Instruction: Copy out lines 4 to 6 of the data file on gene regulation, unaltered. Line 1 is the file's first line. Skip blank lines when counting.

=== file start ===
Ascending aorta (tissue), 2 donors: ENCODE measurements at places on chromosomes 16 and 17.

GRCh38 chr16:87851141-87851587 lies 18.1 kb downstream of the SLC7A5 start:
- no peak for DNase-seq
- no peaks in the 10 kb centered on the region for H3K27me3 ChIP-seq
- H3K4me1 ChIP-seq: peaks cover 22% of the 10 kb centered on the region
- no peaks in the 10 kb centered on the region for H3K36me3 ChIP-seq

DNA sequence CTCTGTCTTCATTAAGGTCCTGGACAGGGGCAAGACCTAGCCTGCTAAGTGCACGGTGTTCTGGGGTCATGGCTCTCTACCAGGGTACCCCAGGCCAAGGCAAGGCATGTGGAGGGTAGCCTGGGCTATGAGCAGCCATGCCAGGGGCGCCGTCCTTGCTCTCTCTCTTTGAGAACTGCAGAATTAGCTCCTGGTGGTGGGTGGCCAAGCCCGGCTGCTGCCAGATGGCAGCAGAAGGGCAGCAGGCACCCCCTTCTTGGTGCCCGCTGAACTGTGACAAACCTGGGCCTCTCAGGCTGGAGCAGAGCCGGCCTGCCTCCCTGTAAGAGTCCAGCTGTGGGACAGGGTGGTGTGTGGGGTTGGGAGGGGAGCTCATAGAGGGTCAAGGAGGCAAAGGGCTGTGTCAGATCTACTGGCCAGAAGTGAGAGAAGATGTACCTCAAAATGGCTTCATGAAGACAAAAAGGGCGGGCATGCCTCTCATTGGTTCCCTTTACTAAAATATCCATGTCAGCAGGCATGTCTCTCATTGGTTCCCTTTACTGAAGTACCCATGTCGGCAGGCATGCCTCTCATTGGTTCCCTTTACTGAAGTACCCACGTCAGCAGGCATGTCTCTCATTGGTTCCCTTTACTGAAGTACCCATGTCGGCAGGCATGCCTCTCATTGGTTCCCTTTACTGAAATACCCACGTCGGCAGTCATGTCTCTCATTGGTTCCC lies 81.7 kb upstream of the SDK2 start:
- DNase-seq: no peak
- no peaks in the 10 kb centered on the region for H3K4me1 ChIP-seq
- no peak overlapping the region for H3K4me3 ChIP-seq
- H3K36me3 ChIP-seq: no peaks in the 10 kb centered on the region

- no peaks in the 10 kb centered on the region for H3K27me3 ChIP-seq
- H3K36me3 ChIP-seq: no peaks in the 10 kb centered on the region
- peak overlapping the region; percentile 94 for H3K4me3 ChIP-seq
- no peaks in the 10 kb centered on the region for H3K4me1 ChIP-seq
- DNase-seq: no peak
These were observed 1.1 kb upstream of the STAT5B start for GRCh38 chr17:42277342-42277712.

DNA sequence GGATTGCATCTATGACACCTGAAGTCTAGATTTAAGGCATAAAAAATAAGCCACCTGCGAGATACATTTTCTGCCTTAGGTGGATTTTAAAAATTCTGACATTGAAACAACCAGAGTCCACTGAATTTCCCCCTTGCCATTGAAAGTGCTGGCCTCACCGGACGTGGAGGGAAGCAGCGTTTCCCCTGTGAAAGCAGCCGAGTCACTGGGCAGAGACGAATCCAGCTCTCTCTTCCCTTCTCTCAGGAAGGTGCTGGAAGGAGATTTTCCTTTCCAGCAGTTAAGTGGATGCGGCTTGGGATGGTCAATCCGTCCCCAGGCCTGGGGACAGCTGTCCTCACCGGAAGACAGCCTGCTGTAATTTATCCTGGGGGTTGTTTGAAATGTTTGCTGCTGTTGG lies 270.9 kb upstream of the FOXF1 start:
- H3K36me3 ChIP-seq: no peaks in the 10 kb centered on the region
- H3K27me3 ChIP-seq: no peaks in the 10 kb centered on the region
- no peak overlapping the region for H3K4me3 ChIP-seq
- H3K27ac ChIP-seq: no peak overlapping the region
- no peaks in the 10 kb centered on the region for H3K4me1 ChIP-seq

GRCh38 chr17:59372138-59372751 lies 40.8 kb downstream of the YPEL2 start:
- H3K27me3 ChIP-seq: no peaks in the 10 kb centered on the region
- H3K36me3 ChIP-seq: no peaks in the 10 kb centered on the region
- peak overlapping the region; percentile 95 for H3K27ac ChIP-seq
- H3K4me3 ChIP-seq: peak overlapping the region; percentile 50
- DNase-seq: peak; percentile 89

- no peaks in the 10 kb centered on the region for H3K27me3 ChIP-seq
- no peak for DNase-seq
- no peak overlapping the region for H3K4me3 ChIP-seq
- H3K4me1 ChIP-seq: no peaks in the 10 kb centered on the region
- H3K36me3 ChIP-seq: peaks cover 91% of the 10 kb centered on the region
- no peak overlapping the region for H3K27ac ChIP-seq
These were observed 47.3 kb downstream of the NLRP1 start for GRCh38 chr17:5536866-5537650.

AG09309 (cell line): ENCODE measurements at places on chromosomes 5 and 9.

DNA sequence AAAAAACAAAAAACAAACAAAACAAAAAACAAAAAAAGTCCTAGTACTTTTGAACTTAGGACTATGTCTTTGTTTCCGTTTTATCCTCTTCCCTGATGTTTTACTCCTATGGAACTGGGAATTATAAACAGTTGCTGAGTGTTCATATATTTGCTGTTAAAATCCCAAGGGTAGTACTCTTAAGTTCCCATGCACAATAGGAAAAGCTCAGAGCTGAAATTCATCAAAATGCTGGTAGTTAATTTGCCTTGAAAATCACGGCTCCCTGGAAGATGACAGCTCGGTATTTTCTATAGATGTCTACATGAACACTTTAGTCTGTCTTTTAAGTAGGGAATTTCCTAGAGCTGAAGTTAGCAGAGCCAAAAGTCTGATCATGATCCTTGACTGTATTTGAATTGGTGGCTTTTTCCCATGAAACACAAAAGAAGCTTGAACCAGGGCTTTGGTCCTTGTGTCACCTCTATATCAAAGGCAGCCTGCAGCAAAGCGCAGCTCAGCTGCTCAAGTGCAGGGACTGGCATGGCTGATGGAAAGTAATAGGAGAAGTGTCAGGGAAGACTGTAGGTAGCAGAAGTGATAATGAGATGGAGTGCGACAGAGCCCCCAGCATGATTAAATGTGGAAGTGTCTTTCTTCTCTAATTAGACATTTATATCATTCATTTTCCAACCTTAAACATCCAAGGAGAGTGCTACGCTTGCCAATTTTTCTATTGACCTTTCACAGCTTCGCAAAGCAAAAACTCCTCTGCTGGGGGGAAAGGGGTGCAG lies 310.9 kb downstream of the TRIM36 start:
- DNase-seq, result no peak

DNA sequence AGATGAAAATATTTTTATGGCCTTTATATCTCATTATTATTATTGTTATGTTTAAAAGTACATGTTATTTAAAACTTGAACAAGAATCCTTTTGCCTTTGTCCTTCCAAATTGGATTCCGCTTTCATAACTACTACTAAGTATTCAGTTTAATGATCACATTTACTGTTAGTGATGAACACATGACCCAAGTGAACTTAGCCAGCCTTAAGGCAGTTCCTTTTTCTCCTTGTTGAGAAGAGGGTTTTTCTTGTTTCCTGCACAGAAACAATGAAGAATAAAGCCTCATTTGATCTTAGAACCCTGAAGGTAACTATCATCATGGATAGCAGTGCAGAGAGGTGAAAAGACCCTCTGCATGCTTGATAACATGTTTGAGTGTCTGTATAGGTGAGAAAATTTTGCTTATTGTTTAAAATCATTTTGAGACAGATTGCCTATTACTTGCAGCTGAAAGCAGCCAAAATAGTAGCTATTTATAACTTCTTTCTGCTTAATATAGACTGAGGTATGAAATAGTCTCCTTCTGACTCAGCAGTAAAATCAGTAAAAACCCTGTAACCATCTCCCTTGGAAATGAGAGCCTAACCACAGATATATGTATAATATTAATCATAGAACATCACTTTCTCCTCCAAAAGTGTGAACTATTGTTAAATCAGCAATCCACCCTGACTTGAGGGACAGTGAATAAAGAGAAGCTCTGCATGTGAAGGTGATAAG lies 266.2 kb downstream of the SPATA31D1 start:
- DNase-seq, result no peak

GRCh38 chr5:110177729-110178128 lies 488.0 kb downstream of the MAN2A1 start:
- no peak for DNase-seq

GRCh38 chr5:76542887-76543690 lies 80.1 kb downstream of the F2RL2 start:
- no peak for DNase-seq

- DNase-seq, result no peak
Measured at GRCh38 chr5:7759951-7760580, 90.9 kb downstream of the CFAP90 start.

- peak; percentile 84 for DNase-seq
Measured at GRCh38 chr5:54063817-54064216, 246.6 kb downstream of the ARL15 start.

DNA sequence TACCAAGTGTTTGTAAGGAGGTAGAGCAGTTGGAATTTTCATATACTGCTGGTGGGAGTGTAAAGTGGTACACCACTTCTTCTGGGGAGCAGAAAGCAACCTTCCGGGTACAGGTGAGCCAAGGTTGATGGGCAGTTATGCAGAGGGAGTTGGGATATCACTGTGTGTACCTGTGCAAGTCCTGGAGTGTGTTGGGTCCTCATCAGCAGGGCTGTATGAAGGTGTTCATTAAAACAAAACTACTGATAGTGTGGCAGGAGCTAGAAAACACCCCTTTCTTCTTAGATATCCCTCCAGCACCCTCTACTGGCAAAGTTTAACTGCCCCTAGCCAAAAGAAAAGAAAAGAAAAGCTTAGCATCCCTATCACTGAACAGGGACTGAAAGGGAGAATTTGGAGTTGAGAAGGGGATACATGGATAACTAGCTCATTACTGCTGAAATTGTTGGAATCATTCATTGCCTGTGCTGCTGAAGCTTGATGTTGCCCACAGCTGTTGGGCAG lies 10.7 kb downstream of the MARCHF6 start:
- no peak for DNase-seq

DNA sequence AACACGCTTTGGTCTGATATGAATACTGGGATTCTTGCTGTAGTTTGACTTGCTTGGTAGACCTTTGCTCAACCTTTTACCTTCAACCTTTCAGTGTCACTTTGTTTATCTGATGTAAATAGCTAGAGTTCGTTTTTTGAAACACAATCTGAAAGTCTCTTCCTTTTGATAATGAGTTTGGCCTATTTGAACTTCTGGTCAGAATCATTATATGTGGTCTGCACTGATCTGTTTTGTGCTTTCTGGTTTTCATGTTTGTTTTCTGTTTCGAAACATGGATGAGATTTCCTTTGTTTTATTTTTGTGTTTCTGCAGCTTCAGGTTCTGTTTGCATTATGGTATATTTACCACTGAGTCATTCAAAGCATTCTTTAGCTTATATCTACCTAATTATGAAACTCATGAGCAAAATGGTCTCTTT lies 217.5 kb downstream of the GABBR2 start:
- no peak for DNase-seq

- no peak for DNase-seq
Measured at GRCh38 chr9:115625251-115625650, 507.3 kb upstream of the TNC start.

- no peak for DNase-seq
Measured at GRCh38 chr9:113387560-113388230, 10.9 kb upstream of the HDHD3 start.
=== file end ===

- no peaks in the 10 kb centered on the region for H3K27me3 ChIP-seq
- H3K4me1 ChIP-seq: peaks cover 22% of the 10 kb centered on the region
- no peaks in the 10 kb centered on the region for H3K36me3 ChIP-seq